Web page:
In a move to strengthen its U.S. management team, Germany-based discount supermarket chain Lidl has named Roman Heini Chairman of Lidl U.S. Heini will work out of Lidl’s Arlington, Va., U.S. headquarters beginning March 1, according to Supermarket News. Heini joined Lidl in October 2018 from rival discount grocer Aldi, where he served as Joint Managing Director for its UK operation from 2010 to 2014. His appointment follows the retailer’s naming of Lidl Sweden CEO Johannes Fieber as President and CEO of Lidl U.S. in May 2018.

JOANN Taps Interim CEO For Permanent Role

JOANN Stores has named Wade Miquelon as President and CEO. Miquelon had filled these roles on an interim basis after Jill Soltau left to take the reins of CEO at JCPenney in October 2018. JOANN also appointed Miquelon to the company’s Board of Directors. Miquelon joined JOANN as EVP and CFO in March 2016 from Walgreens, and helped drive a growth plan including revitalized branding, refreshed merchandising, expanded digital capabilities and customer-focused storefront innovation, according to a company statement. He remained EVP and CFO even as he took on the Interim CEO and President titles.

enVista Names Gene Bornac Retail Consulting Practice Leader

enVista, a global software solutions and consulting firm, has hired Gene Bornac as Practice Leader of its Retail Consulting Practice. Bornac will help clients develop and implement customer-centric omnichannel, supply chain and IT strategies and solutions to unify commerce and improve the customer experience.

Neiman Marcus C-Level Carousel Keeps Spinning With Two Experience-Driven Hires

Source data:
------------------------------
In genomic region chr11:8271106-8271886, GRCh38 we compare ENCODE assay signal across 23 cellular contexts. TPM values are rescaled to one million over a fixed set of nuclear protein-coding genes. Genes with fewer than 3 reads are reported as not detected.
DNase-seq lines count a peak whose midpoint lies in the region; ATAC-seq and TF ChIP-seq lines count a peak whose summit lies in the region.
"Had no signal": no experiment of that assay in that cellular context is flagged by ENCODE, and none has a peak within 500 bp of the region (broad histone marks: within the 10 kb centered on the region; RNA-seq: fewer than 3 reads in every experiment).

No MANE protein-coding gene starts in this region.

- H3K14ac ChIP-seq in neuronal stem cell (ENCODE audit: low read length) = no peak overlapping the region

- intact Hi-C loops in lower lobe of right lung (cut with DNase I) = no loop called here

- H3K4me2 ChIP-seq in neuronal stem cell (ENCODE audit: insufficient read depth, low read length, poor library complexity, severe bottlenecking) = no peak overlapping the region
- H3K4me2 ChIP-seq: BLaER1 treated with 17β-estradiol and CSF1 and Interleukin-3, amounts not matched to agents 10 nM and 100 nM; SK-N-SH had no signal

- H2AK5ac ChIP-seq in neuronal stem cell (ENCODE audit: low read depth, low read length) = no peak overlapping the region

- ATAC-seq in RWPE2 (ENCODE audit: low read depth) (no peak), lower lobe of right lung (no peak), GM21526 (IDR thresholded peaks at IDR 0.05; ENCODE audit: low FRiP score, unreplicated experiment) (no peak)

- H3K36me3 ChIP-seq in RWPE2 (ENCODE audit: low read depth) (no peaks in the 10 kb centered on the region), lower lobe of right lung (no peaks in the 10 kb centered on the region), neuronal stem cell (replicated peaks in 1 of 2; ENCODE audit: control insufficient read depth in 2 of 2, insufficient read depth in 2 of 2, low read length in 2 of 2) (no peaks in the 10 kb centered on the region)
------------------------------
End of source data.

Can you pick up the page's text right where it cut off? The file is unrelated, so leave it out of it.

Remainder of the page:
Neiman Marcus has hired two new experiential experts as the department store continues to focus on remodeling the store experience. David Goubert will serve as EVP of Stores and Retail Experience and Ginger Mollo will become Senior VP of Retail Experience — West Coast. Goubert will be responsible for creating “personalized, seamless and magical” experiences within Neiman Marcus stores, according to a company statement. He joins Neiman Marcus from Starboard Cruise Services, a division of LVMH, where he was most recently Senior Vice President, Luxury Cruise Lines. Starboard has based its retail model on combining luxury with experiences to create memorable stories for seafaring customers.

Francesca’s CEO Resigns As Company Explores Potential Sale

Francesca’s CEO Steve Lawrence has resigned, just as the retailer revealed that it is exploring strategic alternatives, which may include the possible sale of the company or a refinancing. The women’s apparel and accessories retailer is sharing the same struggles as many mall-based competitors, with the company set to close up to 40 underperforming stores in 2019. In Q3, the retailer reported a 10% decline in net sales, with comparable store sales plummeting 14% on top of an 18% decline in the same period a year ago.